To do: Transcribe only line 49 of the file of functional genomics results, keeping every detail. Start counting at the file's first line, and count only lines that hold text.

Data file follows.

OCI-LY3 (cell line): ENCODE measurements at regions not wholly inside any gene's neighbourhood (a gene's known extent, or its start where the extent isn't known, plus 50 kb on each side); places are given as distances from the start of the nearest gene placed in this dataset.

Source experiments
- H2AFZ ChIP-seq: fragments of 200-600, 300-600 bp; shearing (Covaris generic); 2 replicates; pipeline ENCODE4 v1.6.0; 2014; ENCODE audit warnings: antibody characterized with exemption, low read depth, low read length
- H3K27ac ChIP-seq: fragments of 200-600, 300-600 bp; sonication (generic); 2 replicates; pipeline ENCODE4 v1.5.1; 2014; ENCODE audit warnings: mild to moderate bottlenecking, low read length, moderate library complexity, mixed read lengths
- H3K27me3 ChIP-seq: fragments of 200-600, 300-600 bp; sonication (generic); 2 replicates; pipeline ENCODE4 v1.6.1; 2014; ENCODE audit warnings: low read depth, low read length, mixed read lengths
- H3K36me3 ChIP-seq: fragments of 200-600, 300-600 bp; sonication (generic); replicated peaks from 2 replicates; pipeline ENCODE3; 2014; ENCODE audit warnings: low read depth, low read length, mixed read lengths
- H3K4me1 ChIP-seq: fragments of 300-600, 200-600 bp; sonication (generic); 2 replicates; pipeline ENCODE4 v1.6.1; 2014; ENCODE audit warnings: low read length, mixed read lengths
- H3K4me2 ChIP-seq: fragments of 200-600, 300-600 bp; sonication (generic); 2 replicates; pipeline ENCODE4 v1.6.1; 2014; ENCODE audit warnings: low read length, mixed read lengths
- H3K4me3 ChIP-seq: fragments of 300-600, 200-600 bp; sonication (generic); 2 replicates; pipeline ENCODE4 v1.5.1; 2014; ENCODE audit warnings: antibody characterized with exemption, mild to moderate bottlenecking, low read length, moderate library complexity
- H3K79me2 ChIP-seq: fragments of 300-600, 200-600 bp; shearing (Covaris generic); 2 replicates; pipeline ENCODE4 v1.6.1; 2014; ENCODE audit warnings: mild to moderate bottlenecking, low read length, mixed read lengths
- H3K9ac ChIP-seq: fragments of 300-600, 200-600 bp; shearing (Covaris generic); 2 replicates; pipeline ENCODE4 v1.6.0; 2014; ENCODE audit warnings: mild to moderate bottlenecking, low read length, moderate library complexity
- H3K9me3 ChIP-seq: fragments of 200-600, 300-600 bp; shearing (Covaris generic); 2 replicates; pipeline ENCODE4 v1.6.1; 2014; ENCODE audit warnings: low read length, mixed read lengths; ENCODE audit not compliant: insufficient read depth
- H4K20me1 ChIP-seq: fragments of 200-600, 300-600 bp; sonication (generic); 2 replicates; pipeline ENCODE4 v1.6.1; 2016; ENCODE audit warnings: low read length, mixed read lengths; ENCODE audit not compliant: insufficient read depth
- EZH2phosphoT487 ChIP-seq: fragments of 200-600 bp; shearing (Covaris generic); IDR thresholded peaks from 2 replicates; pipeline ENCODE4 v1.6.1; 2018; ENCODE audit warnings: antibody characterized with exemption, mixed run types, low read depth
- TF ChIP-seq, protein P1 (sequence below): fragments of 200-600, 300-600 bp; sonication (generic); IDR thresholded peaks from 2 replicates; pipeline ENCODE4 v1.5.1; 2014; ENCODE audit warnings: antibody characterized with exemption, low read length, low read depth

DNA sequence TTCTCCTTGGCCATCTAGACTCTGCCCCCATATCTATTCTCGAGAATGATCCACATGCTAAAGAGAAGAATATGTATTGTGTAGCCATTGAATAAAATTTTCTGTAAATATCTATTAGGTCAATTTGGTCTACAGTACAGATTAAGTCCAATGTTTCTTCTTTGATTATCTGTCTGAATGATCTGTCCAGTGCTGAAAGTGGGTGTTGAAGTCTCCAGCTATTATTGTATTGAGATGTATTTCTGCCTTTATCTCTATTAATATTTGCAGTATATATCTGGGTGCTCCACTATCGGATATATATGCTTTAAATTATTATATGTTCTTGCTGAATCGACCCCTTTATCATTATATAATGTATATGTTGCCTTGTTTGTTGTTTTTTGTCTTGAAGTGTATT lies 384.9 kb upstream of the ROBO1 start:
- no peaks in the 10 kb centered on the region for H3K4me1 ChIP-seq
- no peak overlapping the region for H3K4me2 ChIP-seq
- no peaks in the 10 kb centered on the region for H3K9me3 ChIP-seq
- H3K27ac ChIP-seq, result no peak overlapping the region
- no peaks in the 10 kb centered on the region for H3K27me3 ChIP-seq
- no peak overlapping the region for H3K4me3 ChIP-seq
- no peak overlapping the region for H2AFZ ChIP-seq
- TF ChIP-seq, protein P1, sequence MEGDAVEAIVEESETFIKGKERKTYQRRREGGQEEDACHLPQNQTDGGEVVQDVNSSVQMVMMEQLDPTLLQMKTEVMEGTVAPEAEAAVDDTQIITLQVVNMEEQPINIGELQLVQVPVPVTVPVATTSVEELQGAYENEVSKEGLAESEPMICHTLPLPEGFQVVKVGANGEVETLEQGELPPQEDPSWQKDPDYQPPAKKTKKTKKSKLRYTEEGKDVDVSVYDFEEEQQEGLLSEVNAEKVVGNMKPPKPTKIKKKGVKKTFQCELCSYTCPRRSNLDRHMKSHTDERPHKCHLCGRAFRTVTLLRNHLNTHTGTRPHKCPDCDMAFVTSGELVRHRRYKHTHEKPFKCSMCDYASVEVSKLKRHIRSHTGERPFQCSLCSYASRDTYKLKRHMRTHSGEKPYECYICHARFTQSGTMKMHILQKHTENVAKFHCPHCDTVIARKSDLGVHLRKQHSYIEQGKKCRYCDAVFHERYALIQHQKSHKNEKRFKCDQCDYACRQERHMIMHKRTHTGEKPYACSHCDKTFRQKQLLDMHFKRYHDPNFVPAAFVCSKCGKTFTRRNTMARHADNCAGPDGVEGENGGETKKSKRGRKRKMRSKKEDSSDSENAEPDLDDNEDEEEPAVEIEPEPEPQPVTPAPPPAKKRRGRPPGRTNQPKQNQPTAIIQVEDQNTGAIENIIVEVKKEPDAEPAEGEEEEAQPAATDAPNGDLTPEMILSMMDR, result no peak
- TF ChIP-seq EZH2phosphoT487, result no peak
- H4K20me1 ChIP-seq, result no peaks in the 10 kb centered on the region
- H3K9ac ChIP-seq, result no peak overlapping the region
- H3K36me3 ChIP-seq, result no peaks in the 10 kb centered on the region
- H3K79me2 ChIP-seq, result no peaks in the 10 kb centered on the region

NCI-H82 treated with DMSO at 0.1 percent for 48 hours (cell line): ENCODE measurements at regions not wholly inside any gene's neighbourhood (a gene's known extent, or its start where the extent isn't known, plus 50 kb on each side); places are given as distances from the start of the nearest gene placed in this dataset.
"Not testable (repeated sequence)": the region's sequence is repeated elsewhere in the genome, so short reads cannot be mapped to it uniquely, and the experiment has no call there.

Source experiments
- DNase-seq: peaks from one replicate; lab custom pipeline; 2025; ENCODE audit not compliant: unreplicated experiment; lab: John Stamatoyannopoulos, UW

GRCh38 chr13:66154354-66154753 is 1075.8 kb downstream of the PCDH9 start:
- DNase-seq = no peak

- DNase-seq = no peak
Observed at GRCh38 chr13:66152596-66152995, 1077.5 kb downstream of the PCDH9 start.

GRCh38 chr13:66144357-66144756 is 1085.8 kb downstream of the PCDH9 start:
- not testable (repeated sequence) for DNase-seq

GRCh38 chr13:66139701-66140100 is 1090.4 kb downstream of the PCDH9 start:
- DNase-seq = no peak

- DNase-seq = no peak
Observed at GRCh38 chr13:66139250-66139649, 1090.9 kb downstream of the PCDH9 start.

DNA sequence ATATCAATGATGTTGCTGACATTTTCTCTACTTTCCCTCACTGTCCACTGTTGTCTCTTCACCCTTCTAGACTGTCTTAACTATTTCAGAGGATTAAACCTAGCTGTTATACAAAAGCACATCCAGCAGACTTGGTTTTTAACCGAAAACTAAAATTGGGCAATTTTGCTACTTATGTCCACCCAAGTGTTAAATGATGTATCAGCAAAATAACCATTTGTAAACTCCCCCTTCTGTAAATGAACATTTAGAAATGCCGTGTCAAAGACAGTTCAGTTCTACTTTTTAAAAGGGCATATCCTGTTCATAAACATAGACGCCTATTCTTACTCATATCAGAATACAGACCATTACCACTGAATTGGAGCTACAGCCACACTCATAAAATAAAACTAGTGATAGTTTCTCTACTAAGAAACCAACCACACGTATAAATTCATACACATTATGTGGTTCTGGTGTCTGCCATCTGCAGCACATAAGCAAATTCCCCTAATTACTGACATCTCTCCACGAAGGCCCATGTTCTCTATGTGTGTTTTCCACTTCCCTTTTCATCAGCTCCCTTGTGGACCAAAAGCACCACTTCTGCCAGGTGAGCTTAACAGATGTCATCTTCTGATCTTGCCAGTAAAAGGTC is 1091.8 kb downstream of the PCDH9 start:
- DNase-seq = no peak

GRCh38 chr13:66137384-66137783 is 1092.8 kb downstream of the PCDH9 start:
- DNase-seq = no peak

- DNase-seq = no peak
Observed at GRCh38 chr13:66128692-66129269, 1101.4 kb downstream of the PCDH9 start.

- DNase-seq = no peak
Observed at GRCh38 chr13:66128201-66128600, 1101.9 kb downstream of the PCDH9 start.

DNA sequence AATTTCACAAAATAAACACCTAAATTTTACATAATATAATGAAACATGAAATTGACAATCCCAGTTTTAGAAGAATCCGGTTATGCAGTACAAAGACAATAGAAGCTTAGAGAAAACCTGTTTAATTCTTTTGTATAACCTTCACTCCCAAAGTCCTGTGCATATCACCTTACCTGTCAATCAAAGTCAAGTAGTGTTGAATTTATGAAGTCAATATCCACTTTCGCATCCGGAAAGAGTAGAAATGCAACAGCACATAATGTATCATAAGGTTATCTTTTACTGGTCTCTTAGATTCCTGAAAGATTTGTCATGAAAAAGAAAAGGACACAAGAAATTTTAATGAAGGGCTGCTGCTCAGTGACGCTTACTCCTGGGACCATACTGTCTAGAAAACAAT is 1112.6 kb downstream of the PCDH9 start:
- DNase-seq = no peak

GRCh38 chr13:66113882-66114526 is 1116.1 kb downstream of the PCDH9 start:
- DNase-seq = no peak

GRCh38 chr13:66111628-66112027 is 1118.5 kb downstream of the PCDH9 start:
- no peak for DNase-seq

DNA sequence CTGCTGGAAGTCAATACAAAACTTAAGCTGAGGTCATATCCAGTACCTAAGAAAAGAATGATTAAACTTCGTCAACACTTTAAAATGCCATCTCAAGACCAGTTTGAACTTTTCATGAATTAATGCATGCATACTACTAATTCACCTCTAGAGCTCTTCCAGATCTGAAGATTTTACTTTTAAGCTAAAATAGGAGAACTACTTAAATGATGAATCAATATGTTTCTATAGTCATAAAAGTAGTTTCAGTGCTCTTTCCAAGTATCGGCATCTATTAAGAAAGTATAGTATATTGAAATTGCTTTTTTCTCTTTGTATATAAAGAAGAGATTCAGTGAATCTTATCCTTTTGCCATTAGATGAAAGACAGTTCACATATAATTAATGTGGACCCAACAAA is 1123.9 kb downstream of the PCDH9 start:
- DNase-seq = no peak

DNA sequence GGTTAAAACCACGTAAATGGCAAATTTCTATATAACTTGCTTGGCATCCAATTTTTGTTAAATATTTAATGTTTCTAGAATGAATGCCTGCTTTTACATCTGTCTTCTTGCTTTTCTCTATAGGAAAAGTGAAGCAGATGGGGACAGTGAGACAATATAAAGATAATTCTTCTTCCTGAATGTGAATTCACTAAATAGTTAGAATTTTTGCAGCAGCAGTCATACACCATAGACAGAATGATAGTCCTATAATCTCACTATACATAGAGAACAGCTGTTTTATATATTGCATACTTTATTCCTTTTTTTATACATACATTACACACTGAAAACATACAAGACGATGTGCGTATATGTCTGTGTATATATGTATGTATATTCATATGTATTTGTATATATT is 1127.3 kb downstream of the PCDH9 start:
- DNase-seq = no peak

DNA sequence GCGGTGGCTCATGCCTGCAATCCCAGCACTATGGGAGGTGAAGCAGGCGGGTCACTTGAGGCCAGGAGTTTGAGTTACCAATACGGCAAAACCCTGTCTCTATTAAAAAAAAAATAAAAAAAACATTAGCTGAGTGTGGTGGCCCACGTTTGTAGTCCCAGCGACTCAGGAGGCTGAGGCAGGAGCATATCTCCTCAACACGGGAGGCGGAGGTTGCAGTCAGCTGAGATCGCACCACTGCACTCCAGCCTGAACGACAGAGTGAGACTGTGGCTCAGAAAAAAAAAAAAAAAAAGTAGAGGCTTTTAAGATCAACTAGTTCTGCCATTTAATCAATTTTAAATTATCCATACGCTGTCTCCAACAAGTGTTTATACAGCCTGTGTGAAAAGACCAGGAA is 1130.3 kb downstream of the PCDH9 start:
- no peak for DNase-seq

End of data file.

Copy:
Observed at GRCh38 chr13:66128692-66129269, 1101.4 kb downstream of the PCDH9 start.